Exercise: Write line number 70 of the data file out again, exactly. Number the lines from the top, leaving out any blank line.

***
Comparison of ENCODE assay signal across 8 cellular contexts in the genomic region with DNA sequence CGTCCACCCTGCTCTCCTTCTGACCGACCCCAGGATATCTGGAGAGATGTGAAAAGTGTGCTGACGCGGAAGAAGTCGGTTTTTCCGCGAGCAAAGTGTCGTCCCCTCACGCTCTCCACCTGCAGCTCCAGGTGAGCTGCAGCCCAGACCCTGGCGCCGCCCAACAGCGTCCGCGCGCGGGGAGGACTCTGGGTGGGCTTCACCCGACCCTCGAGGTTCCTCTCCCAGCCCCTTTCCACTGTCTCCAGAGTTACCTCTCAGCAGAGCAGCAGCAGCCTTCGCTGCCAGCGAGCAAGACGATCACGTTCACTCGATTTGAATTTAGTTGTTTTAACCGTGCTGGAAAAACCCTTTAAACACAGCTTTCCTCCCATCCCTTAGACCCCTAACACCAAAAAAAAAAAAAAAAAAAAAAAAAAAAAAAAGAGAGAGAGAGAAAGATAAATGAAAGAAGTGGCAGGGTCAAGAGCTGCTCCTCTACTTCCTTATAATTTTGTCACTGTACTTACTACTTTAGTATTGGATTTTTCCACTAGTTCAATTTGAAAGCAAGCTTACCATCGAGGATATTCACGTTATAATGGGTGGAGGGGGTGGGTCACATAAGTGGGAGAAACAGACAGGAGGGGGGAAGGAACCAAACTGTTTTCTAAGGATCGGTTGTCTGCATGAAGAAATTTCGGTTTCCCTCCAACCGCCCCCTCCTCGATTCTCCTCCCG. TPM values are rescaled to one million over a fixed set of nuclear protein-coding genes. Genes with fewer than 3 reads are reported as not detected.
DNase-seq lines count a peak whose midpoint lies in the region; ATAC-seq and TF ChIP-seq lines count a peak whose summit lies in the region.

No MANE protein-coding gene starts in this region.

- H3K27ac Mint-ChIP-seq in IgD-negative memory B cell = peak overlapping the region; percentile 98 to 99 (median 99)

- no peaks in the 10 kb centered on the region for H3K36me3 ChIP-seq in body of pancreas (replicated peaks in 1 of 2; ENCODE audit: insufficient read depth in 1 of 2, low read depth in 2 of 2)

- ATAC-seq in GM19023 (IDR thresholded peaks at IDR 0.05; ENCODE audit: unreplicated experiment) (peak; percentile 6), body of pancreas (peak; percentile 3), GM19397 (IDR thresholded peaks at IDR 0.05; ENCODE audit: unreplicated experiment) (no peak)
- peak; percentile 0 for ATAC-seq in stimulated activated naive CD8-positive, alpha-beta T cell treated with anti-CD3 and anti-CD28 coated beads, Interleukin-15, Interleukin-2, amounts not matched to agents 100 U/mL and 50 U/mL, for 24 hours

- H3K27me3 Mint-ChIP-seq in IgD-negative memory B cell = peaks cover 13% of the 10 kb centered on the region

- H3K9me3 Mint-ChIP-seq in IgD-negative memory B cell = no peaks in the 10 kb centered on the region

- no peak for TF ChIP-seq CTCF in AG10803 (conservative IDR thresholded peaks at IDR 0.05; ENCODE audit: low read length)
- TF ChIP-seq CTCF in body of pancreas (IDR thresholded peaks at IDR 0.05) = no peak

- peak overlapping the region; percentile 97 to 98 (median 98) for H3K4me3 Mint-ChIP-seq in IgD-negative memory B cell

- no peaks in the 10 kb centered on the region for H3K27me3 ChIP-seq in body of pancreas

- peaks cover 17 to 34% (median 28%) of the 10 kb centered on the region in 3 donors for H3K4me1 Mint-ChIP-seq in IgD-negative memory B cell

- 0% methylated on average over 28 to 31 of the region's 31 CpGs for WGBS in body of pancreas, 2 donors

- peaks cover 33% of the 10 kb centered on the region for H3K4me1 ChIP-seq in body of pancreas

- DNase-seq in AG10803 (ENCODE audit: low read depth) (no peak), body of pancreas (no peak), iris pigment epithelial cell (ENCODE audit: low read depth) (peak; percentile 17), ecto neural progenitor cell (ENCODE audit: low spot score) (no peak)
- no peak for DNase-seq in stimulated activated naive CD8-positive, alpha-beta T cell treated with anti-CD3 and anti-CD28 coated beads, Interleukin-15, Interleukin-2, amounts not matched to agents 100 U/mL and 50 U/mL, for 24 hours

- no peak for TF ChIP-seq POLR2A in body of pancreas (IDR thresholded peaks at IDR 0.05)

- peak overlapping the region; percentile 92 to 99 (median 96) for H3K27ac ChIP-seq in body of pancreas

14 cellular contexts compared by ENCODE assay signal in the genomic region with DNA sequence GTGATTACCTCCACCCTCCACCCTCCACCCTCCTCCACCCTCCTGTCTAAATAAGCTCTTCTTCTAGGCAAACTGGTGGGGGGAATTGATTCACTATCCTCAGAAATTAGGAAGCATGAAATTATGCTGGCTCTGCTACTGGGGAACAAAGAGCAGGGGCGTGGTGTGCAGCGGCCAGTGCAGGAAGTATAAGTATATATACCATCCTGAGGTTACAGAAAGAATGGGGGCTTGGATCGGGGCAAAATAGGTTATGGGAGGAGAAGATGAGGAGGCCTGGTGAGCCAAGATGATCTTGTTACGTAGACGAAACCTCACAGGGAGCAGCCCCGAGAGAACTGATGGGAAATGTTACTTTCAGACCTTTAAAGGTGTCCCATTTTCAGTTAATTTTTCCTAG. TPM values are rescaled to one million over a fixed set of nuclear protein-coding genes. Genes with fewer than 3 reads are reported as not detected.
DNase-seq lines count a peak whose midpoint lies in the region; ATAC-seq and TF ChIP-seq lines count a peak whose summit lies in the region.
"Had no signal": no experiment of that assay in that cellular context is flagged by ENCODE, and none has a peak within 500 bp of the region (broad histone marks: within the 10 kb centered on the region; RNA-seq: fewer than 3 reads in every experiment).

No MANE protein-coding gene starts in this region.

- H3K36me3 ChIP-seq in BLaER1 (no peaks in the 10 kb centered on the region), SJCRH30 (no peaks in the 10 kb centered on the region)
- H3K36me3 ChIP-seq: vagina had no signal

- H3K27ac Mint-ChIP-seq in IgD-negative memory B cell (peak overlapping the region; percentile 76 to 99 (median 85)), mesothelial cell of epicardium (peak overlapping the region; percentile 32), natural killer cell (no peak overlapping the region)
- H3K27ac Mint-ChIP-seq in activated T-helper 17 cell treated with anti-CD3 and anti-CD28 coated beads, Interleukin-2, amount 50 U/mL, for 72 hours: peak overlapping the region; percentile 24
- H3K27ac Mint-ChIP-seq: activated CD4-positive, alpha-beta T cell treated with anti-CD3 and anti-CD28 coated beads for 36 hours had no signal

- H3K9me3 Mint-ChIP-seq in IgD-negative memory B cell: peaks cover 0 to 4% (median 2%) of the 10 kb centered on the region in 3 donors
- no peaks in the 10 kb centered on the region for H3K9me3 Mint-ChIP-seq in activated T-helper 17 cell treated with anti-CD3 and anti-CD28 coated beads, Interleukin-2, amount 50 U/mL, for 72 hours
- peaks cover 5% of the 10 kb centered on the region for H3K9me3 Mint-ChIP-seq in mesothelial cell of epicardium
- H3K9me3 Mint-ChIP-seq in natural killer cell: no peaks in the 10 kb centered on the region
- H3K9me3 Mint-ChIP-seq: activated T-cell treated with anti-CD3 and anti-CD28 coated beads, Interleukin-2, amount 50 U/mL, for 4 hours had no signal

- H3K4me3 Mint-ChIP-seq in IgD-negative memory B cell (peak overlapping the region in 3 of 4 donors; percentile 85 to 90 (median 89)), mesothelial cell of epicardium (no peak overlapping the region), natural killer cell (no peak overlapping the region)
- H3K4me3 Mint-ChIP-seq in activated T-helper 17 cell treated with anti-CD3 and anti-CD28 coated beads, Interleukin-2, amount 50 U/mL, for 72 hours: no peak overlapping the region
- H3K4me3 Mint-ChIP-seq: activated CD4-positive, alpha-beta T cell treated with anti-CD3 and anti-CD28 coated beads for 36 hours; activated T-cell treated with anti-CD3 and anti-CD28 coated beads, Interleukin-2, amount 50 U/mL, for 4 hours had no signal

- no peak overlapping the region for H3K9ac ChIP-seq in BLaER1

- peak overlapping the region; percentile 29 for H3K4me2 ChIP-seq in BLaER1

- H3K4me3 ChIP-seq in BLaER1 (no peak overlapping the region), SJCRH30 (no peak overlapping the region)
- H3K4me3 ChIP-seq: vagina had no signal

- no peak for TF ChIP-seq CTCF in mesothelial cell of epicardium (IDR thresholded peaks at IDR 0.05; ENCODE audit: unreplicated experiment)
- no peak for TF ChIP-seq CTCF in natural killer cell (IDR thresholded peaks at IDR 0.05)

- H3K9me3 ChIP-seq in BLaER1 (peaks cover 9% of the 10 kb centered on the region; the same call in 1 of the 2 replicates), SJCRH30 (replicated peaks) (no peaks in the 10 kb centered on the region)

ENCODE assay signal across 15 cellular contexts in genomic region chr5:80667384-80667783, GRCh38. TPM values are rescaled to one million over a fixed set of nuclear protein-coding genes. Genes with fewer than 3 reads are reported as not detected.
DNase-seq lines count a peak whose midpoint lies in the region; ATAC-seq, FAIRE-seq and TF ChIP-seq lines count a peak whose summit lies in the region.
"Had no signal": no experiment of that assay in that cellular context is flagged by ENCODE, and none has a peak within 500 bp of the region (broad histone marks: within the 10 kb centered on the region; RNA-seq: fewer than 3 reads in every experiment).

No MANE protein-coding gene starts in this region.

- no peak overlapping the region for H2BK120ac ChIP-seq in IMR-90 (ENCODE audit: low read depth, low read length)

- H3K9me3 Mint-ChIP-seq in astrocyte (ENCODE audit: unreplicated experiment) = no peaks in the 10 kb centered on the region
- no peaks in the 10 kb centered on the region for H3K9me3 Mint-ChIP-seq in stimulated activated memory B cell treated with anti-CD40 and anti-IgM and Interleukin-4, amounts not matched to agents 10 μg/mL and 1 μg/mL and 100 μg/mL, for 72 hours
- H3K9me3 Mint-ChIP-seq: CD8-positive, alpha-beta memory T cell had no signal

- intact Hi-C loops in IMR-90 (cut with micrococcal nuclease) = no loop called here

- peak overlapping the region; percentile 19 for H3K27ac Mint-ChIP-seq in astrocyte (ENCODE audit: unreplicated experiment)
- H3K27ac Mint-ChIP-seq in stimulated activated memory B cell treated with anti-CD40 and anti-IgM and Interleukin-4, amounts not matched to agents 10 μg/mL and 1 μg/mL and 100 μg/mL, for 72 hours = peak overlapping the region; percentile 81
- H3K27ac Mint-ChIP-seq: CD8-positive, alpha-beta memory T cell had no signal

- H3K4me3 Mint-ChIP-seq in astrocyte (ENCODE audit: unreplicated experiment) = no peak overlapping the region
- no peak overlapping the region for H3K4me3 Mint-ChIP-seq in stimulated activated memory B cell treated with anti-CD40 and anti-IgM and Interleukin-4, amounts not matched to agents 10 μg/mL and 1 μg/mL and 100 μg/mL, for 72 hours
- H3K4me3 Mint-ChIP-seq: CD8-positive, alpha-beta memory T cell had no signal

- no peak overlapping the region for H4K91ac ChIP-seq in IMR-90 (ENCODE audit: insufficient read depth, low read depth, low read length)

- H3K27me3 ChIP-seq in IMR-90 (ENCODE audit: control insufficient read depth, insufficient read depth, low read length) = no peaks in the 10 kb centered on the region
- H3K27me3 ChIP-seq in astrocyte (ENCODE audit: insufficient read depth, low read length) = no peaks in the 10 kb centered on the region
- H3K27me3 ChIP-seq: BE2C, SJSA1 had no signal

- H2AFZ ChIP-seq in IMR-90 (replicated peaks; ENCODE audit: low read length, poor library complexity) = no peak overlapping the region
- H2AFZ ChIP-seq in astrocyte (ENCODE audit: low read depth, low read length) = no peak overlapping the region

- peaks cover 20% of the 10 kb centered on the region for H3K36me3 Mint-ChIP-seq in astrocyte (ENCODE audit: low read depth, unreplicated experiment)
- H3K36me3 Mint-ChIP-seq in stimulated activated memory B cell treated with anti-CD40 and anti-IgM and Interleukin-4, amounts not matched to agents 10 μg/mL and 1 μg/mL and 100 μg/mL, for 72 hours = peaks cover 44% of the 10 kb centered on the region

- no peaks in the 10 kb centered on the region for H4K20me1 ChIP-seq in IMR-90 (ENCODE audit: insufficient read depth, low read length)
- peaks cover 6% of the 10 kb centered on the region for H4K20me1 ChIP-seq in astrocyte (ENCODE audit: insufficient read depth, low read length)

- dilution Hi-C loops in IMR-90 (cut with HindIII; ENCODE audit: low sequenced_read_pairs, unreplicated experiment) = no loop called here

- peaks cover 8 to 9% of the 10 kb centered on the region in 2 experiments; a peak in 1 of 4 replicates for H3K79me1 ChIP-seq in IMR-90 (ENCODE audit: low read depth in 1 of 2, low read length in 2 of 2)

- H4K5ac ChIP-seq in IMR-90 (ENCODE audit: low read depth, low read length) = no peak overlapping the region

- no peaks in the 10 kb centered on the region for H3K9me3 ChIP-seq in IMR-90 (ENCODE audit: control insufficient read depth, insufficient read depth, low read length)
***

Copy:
- dilution Hi-C loops in IMR-90 (cut with HindIII; ENCODE audit: low sequenced_read_pairs, unreplicated experiment) = no loop called here